Right-wing millionaire is Israel campaign's surprise star

Wed Jan 9, 2013 9:42am EST
 

By Maayan Lubell

JERUSALEM (Reuters) - A right-wing millionaire who says a Palestinian state would be suicide for Israel has emerged as the surprise success story of the country's election campaign.

So much so that Naftali Bennett, a former aide to Prime Minister Benjamin Netanyahu who is said to have fallen out with his old boss, is now expected to face the Israeli leader across the cabinet table after the January 22 election.

Opinion polls show Bennett's far-right, and revamped, Bayit Yehudi (Jewish Home) seems to appeal to many voters, predicting the party will finish third in the parliamentary election that Netanyahu is widely forecast to win.

Commentators have suggested personal relations between the two party leaders may be testy, noting that Bennett's time in Netanyahu's office ended on a sour note, though publicly both men have remained tight-lipped on the matter.

Netanyahu has been jarred by Bennett's chipping away at his Likud party's support. This week he gave radio interviews, which he rarely does, and called on his traditional supporters not to be swayed by smaller parties and to vote for him.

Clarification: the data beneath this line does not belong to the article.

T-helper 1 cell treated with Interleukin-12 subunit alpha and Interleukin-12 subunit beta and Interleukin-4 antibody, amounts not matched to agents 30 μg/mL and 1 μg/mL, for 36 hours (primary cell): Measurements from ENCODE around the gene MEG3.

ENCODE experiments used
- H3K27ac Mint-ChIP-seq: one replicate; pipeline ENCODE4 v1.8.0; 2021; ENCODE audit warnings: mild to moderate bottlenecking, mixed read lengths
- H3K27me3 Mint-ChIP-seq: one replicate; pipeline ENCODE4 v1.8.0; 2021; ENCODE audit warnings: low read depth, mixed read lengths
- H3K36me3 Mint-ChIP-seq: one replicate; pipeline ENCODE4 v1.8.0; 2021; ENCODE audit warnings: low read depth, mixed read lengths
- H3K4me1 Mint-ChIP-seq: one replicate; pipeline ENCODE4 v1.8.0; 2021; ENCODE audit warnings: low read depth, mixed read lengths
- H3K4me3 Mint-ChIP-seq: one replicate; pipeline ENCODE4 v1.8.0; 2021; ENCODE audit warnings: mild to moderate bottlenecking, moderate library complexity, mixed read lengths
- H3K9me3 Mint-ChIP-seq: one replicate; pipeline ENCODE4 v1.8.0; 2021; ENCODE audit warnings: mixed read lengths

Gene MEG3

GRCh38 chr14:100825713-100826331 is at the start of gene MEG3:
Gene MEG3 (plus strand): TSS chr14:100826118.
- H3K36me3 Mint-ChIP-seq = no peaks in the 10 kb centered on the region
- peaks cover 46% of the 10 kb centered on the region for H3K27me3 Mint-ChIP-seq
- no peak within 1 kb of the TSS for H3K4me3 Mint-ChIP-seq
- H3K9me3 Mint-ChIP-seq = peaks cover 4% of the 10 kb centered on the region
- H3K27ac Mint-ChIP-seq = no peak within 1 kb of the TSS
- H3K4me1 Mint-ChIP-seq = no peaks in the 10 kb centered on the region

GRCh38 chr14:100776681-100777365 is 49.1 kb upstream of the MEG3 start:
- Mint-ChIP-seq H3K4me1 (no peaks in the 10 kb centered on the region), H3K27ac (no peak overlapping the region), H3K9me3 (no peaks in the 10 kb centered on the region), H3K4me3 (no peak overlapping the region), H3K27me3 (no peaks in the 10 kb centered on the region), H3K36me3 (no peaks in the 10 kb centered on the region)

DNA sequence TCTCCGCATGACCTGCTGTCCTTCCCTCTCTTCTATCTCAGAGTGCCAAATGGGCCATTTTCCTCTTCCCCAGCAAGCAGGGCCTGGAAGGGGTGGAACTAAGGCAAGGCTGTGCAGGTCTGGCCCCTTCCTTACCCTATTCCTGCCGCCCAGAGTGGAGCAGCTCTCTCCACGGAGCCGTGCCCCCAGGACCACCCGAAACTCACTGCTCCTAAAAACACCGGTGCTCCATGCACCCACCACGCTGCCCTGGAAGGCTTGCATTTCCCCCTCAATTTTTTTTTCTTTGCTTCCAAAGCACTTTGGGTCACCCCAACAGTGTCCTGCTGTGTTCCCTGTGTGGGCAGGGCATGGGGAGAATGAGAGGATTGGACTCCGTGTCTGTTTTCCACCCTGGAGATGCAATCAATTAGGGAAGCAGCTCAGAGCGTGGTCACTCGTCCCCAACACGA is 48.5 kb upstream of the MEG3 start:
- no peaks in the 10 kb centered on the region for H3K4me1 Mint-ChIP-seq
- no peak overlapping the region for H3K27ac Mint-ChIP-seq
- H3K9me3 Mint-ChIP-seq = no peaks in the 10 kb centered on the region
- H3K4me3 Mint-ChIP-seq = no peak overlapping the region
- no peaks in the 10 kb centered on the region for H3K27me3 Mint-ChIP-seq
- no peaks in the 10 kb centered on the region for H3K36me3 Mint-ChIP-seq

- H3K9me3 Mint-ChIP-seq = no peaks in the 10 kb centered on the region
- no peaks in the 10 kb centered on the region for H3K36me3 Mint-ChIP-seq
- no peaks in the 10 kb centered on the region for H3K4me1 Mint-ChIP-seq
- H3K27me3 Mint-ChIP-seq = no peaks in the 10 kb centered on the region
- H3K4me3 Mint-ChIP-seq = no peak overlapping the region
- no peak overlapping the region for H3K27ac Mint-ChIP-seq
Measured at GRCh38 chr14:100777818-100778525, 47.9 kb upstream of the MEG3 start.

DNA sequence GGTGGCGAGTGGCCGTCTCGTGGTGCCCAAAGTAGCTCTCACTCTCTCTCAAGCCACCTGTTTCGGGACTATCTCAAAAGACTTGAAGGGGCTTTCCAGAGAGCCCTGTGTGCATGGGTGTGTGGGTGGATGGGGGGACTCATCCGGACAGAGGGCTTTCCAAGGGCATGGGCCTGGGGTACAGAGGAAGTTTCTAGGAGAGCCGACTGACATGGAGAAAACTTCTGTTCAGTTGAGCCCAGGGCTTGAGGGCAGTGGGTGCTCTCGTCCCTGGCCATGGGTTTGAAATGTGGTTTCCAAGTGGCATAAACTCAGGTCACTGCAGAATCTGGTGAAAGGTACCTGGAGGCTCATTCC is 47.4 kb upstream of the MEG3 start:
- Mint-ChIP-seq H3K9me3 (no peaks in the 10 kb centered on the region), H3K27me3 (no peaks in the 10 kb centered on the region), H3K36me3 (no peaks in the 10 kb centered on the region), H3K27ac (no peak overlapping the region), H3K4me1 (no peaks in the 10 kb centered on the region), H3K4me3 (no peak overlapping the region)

Dismissing as a "dead end" efforts to achieve a two-state solution to the Israeli-Palestinian conflict, Bennett wants to annex more than half of the occupied West Bank and give autonomy to Palestinians.

"Forming a Palestinian state within the Land of Israel would spell eternal strife and war and bloodshed," Bennett said in American-accented English, reminiscent of that of his former boss, Netanyahu, in an interview with Reuters.

"How would you feel if the entire world is in consensus that you need to commit suicide. Would you go ahead and commit suicide if you're sure that it is wrong?" said Bennett, the Israeli-born son of parents from San Francisco.   Continued...

 
Naftali Bennett, head of the Beit Yehudi (Jewish Home) party, campaigns at a bar in the southern city of Ashdod December 27, 2012. A Palestinian state would be suicide for Israel, says Bennett, a high-tech millionaire who heads a far-right party whose popularity has been the surprise of the country's election campaign. Picture taken December 27, 2012. REUTERS/Amir Cohen